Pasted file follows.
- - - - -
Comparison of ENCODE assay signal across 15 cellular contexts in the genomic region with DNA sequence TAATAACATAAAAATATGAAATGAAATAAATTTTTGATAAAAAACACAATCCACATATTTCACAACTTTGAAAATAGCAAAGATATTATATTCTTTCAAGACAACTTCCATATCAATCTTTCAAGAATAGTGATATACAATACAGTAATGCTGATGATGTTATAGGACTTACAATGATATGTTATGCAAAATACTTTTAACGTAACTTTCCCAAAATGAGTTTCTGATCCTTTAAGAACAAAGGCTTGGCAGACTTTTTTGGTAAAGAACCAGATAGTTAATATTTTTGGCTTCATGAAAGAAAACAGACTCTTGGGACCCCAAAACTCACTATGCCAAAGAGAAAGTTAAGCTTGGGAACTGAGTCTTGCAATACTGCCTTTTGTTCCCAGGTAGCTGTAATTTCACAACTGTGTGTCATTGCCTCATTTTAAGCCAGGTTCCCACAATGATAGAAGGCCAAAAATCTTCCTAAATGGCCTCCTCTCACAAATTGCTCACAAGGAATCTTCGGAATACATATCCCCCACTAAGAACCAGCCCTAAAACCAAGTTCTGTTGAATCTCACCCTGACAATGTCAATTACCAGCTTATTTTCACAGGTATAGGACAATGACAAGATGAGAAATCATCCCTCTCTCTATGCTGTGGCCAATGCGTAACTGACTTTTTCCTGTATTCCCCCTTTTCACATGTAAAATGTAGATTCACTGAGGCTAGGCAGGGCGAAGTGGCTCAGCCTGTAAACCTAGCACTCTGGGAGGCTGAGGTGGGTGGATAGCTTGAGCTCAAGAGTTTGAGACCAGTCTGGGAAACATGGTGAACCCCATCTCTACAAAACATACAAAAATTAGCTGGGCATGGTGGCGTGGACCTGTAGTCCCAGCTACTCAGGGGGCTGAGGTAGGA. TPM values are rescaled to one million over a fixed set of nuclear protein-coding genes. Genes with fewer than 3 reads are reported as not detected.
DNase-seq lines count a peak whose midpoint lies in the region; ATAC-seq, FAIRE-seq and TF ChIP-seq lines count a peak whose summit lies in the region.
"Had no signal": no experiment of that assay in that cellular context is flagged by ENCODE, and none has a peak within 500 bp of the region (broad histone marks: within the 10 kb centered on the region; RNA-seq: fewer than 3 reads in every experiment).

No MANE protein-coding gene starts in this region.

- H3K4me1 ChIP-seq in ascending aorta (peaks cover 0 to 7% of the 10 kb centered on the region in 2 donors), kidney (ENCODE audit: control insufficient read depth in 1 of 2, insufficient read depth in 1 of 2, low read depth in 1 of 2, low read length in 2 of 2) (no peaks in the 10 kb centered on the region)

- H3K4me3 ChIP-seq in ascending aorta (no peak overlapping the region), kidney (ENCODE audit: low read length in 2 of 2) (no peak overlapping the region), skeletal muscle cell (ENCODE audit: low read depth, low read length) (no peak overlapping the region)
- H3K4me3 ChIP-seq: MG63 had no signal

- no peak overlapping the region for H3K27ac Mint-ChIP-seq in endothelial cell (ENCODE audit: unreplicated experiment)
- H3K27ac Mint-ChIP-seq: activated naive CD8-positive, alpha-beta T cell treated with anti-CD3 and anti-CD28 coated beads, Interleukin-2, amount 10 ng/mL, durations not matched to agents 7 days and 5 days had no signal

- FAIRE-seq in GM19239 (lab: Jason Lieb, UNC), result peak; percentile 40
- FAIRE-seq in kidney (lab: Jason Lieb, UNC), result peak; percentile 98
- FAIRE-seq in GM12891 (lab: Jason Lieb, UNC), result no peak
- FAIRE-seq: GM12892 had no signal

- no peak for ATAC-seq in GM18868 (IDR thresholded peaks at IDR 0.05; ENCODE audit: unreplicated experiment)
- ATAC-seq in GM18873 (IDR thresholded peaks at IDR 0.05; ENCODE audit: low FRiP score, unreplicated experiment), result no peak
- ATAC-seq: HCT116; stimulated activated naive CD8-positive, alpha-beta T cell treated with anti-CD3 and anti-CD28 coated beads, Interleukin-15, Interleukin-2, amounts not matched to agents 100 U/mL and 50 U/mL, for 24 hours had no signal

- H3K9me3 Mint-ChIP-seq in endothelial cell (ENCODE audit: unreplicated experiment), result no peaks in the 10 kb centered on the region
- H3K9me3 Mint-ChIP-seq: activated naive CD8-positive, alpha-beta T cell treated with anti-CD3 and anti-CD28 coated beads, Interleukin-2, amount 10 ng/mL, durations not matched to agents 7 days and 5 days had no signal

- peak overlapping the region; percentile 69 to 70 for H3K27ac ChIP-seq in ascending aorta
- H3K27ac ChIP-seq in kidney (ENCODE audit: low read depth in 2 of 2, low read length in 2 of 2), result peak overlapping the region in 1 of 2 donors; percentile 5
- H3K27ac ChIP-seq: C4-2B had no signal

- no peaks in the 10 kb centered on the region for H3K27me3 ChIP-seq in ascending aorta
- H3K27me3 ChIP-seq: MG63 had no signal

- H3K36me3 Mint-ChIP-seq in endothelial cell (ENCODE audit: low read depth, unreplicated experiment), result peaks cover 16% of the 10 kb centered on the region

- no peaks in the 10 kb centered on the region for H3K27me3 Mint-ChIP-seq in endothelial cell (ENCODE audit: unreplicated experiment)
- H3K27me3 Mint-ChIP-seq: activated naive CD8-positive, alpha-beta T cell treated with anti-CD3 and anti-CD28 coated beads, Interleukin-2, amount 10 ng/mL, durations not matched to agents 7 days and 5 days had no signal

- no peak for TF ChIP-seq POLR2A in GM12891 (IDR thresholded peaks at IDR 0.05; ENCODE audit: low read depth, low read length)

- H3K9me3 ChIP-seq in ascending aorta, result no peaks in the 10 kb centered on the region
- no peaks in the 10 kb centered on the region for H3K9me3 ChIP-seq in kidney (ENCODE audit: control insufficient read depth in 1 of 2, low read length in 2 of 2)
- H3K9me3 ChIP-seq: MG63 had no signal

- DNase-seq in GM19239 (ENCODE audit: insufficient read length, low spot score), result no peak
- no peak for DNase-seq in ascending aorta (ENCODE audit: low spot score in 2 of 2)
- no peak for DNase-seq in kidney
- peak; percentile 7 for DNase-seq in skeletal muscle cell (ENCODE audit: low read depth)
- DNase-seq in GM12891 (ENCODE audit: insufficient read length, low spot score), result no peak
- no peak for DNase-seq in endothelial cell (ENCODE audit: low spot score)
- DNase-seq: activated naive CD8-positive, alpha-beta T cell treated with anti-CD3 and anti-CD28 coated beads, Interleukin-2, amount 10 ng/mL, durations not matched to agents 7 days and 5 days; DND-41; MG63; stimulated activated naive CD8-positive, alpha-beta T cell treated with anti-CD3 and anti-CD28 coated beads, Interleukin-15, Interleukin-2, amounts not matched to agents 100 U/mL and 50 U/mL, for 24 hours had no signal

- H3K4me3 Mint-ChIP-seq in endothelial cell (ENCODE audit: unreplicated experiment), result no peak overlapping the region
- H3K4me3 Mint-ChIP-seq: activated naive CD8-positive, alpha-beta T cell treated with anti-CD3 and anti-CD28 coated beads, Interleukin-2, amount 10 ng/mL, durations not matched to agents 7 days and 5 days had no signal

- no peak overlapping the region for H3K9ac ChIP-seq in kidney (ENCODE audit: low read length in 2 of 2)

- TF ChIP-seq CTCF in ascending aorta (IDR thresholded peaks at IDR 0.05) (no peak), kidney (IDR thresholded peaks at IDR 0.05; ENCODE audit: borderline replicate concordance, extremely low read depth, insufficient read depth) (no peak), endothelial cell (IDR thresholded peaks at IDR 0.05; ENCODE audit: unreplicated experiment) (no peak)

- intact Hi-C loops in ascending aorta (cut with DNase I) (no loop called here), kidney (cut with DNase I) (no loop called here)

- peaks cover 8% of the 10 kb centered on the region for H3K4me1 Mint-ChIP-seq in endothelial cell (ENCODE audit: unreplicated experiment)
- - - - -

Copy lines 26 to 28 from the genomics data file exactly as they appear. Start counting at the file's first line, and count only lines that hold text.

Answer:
- H3K27me3 Mint-ChIP-seq: activated naive CD8-positive, alpha-beta T cell treated with anti-CD3 and anti-CD28 coated beads, Interleukin-2, amount 10 ng/mL, durations not matched to agents 7 days and 5 days had no signal

- no peak for TF ChIP-seq POLR2A in GM12891 (IDR thresholded peaks at IDR 0.05; ENCODE audit: low read depth, low read length)

- H3K9me3 ChIP-seq in ascending aorta, result no peaks in the 10 kb centered on the region